Professor John Trueswell is a psycholinguist who studies language acquisition and language processing. Some of the fundamental questions that Professor Trueswell is interested in include: How do humans so effortlessly interpret utterances in real-time, using incoming speech to compute a speaker’s intended meaning? How do young children learn the meanings of words, and interpret syntactic structure? How do the processing demands of real-time interpretation influence language acquisition, and possibly shape the languages of the world? And conversely, does the language we speak change how we see and think about the world?
Personal website | johntrueswell at gmail dot com
It is with profound sadness to report that Professor Lila Gleitman passed away August 8, 2021, at age 91. Lila was a leader in the developing field of cognitive science, and a guiding light to many in the field both personally and professionally. Please visit here and here for information on her life well lived.
Heesu is the current lab manager of the Language Learning Lab. She graduated with a B.S. in Psychology from Boston College in May 2023. She has conducted research on how different linguistic structures of a first language influence the acquisition of a second language, specifically in terms of genetic, phonological, and syntactic similarities.
heesuyun at sas dot upenn dot edu
Martin Ho Kwan Ip
Martin is a postdoctoral fellow. He received his Ph.D. in Psychology from the MARCS Institute in December 2019. He is interested in how speech processing can be shaped by both language-universal mechanisms and our experience with our native language. At the Language Learning Lab, Martin studies (1) how infants and young children use cues from prosodic focus to learn and remember words and their contextual alternatives, and (2) how adult speakers across languages prioritize different information structural and phrasing cues in sentence disambiguation.
Personal website | mhkip at sas dot upenn dot edu
Tyler is a postdoctoral fellow. He earned his PhD in Linguistics from the University of Maryland and his BA in Cognitive Science from Johns Hopkins. His research focuses on the meanings of logical expressions like “every” and “most” and asks: What do their mental representations look like? How do the formal details of those representations affect non-linguistic cognitive systems? And what leads children to connect those particular representations with the relevant pronunciations?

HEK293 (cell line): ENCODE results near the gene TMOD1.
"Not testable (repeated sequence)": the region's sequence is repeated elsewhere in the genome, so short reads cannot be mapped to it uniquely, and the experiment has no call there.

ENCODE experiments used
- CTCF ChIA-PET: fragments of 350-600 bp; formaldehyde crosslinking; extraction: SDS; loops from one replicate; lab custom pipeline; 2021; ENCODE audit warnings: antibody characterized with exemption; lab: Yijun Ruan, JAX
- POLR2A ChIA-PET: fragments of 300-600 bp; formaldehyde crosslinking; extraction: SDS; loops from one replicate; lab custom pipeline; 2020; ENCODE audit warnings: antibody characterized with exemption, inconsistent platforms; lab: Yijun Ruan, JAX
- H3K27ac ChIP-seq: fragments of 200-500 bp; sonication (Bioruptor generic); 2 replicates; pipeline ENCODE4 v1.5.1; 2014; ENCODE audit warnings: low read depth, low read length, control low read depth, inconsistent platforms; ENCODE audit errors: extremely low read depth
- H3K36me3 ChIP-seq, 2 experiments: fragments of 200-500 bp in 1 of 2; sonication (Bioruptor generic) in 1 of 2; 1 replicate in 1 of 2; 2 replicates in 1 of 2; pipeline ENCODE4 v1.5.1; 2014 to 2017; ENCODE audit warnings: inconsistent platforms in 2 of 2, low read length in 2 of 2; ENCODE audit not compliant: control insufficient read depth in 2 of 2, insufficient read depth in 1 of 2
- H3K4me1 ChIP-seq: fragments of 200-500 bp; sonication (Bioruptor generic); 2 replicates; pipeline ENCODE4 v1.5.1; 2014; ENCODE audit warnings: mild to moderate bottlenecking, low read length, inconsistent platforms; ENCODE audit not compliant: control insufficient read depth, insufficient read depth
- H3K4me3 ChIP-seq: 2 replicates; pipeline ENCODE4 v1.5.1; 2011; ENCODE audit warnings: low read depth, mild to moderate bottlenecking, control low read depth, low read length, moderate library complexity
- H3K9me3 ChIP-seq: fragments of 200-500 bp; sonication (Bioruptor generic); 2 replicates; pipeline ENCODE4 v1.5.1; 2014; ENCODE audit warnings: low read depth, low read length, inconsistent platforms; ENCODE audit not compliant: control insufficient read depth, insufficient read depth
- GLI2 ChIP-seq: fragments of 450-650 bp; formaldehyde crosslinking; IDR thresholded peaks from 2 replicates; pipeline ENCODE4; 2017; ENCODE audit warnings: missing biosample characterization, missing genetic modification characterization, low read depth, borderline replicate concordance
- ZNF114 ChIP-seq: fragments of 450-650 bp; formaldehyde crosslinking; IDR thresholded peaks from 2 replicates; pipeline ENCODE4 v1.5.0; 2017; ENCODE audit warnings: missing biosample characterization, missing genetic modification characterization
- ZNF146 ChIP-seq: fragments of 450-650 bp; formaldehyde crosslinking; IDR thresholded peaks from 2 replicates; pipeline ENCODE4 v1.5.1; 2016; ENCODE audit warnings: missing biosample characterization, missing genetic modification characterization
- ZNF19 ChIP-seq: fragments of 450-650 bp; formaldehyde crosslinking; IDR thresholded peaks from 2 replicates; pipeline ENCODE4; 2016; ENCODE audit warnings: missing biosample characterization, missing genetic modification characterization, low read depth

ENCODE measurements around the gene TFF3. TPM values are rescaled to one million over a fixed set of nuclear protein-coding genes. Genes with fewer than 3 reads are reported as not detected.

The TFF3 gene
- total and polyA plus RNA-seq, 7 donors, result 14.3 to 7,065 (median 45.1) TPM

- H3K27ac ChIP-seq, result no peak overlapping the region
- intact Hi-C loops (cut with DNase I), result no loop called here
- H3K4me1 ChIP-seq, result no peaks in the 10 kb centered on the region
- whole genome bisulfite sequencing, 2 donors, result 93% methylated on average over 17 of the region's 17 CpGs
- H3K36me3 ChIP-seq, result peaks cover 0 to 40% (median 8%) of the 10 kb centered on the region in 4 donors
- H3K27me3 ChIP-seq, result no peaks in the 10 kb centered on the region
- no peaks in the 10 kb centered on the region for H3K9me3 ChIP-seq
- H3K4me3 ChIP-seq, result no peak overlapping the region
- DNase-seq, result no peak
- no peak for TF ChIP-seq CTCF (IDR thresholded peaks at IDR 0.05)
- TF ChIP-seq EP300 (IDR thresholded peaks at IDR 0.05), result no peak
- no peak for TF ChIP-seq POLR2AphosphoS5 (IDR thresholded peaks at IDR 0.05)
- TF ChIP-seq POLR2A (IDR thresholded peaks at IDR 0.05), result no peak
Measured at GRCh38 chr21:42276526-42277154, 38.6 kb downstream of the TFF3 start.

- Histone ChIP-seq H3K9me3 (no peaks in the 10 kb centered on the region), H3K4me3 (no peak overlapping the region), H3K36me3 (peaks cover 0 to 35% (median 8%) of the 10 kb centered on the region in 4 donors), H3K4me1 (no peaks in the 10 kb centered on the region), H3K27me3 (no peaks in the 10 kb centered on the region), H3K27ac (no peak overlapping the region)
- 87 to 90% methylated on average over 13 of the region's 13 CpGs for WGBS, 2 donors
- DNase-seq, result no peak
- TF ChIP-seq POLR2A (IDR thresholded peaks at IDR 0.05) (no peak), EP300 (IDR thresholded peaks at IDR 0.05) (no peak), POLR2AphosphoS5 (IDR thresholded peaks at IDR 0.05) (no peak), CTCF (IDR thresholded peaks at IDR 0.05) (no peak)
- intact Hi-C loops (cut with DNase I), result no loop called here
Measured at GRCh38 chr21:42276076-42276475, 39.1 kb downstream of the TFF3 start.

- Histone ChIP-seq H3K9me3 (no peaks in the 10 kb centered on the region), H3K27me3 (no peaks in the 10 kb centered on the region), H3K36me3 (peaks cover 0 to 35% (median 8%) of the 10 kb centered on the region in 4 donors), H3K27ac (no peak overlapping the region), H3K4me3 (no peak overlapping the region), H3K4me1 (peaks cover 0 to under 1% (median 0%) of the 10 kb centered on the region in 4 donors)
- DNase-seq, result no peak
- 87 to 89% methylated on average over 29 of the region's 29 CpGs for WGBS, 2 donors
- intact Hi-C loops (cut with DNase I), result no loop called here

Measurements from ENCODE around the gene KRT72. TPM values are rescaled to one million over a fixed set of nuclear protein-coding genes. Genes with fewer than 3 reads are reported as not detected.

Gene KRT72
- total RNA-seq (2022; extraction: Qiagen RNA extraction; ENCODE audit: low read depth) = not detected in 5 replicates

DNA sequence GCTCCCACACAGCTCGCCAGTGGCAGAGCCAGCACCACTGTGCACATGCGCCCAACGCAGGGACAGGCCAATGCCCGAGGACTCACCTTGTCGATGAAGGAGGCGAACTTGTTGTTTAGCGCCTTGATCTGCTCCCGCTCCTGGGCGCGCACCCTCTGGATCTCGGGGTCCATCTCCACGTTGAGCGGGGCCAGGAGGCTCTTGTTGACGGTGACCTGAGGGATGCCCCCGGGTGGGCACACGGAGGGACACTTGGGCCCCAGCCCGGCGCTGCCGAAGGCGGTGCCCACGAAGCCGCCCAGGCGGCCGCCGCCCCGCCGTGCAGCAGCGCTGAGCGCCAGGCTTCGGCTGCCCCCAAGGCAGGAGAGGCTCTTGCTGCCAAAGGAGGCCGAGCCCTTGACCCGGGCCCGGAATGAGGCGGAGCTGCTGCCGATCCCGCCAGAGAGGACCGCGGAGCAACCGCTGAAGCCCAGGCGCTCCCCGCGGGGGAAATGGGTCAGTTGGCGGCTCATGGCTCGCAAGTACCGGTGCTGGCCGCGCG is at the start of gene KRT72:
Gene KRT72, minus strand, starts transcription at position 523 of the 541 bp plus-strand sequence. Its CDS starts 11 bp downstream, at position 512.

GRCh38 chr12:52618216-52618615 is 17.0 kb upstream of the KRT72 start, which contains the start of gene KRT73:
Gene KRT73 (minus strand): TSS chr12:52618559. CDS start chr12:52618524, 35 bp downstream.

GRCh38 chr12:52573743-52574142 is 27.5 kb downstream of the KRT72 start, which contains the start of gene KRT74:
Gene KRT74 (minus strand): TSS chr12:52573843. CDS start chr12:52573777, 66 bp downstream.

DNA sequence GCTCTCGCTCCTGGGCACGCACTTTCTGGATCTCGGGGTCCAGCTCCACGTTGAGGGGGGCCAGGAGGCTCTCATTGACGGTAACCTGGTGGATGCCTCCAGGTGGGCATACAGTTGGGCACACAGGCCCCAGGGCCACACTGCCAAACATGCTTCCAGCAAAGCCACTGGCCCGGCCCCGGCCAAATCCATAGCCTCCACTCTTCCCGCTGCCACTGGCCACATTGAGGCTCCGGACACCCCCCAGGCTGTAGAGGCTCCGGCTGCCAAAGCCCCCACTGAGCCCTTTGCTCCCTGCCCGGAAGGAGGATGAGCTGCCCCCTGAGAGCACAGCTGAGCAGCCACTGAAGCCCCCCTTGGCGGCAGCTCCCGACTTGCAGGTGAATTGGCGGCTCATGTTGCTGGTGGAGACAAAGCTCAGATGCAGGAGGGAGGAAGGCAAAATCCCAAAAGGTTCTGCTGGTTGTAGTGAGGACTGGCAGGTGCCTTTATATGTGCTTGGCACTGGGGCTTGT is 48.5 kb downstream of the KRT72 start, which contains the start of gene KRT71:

Personal website | tzknowlt at sas dot upenn dot edu
Zoe is a postdoctoral fellow. She received her Ph.D in Neuroscience & Cognitive Science from the University of Maryland and her BA in Cognitive Science and English from Johns Hopkins University. She is interested in how sentence processing interacts with extralinguistic systems, such as executive function and spatial processing. Her doctoral work focused on how our cognitive control system interacts with real-time sentence processing during development, and her postdoctoral work investigates how sentence processing interacts with spatial reasoning, as well as how children learn words and structures that express symmetrical relations.
zovans at upenn dot edu
Victor is a fifth-year graduate student. He graduated from Swarthmore College in 2017 with a B.A. in cognitive science and psychology. He is interested pragmatics, expressives, negation, and how we learn the meaning of logical operators (e.g., and, or, not) more broadly. He is passionate about outreach and education, and enjoys reading about narratology and comparative mythology, but in a cool way. He is also the program coordinator for out4STEM, an afterschool program for LGBT+ teens interested in science, at the Mütter Museum.
Personal website | vgomes at upenn dot edu
Abby is a first-year graduate student. She graduated from the University of Pennsylvania in 2021 with a B.A. in Psychology. Her research investigates how children can use the first few words they’ve acquired to learn syntax and additional word meanings. She also does work on whether children have an abstract representation of symmetry that is shared between vision and language. In her free time, Abby enjoys reading, seeing the ballet and musicals, hiking, and spending time with friends and her dog.
alaver at sas dot upenn dot edu
Albert is an Associate Professor at the Department of Psychology and Neuroscience at the University of Colorado at Boulder. Previously, received Ph.D. in experimental psychology from Penn and did post-doctoral training in electro-physioogical methods at The University of Washington. His research investigates how people understand language using neuroimaging and behavioral techniques, especially scalp-recorded event-related potentials (ERPs) to study the cognitive and neural mechanisms of language processing.
Sandy is a Visiting Assistant Professor in Psychology at Haverford College. His research investigates how we learn words and map them to concrete individuals and abstract concepts, as well as how learning words can shape what we learn about the world. By studying these questions from infancy into adulthood, this research provides insight into the interaction of cognitive development and language acquisition. Outside the lab, Sandy enjoys hiking, musicals, fantasy novels, and Scottish country dancing.